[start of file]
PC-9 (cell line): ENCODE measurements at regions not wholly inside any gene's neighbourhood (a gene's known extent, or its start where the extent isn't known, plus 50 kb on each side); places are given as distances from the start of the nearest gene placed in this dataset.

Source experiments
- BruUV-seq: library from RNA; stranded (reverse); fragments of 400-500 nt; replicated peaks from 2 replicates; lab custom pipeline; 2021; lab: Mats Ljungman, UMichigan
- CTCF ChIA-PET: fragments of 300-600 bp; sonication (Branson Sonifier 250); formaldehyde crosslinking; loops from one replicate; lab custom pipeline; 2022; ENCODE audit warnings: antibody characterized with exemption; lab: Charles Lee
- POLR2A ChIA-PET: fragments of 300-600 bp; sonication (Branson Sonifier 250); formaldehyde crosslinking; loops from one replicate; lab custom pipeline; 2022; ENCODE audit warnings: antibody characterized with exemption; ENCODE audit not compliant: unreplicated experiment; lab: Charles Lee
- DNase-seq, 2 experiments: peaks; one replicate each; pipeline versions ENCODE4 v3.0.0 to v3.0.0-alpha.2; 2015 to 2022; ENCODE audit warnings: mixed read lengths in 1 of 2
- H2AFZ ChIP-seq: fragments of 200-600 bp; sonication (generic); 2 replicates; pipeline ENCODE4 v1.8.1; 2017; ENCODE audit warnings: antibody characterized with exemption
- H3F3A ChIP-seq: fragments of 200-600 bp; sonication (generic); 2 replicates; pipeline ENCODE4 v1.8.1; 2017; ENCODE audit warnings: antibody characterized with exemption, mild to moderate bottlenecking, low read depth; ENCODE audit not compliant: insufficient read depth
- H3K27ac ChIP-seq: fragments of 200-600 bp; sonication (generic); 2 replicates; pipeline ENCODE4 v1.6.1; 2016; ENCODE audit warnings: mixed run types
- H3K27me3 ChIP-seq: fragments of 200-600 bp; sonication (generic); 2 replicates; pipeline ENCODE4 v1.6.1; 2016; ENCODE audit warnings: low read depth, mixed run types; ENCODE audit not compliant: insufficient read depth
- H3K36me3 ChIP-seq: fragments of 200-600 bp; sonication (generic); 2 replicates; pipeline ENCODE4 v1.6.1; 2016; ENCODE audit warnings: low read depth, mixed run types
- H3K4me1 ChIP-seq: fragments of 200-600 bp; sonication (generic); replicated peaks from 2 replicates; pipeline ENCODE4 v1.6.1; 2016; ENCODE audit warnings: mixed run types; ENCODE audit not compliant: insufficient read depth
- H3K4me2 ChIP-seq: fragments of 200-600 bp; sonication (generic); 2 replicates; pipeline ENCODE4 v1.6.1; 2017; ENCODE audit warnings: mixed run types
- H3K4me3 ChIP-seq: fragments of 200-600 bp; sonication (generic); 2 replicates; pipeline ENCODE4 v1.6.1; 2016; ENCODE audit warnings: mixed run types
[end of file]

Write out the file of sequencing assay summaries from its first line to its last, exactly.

PC-9 (cell line): ENCODE measurements at regions not wholly inside any gene's neighbourhood (a gene's known extent, or its start where the extent isn't known, plus 50 kb on each side); places are given as distances from the start of the nearest gene placed in this dataset.

Source experiments
- BruUV-seq: library from RNA; stranded (reverse); fragments of 400-500 nt; replicated peaks from 2 replicates; lab custom pipeline; 2021; lab: Mats Ljungman, UMichigan
- CTCF ChIA-PET: fragments of 300-600 bp; sonication (Branson Sonifier 250); formaldehyde crosslinking; loops from one replicate; lab custom pipeline; 2022; ENCODE audit warnings: antibody characterized with exemption; lab: Charles Lee
- POLR2A ChIA-PET: fragments of 300-600 bp; sonication (Branson Sonifier 250); formaldehyde crosslinking; loops from one replicate; lab custom pipeline; 2022; ENCODE audit warnings: antibody characterized with exemption; ENCODE audit not compliant: unreplicated experiment; lab: Charles Lee
- DNase-seq, 2 experiments: peaks; one replicate each; pipeline versions ENCODE4 v3.0.0 to v3.0.0-alpha.2; 2015 to 2022; ENCODE audit warnings: mixed read lengths in 1 of 2
- H2AFZ ChIP-seq: fragments of 200-600 bp; sonication (generic); 2 replicates; pipeline ENCODE4 v1.8.1; 2017; ENCODE audit warnings: antibody characterized with exemption
- H3F3A ChIP-seq: fragments of 200-600 bp; sonication (generic); 2 replicates; pipeline ENCODE4 v1.8.1; 2017; ENCODE audit warnings: antibody characterized with exemption, mild to moderate bottlenecking, low read depth; ENCODE audit not compliant: insufficient read depth
- H3K27ac ChIP-seq: fragments of 200-600 bp; sonication (generic); 2 replicates; pipeline ENCODE4 v1.6.1; 2016; ENCODE audit warnings: mixed run types
- H3K27me3 ChIP-seq: fragments of 200-600 bp; sonication (generic); 2 replicates; pipeline ENCODE4 v1.6.1; 2016; ENCODE audit warnings: low read depth, mixed run types; ENCODE audit not compliant: insufficient read depth
- H3K36me3 ChIP-seq: fragments of 200-600 bp; sonication (generic); 2 replicates; pipeline ENCODE4 v1.6.1; 2016; ENCODE audit warnings: low read depth, mixed run types
- H3K4me1 ChIP-seq: fragments of 200-600 bp; sonication (generic); replicated peaks from 2 replicates; pipeline ENCODE4 v1.6.1; 2016; ENCODE audit warnings: mixed run types; ENCODE audit not compliant: insufficient read depth
- H3K4me2 ChIP-seq: fragments of 200-600 bp; sonication (generic); 2 replicates; pipeline ENCODE4 v1.6.1; 2017; ENCODE audit warnings: mixed run types
- H3K4me3 ChIP-seq: fragments of 200-600 bp; sonication (generic); 2 replicates; pipeline ENCODE4 v1.6.1; 2016; ENCODE audit warnings: mixed run types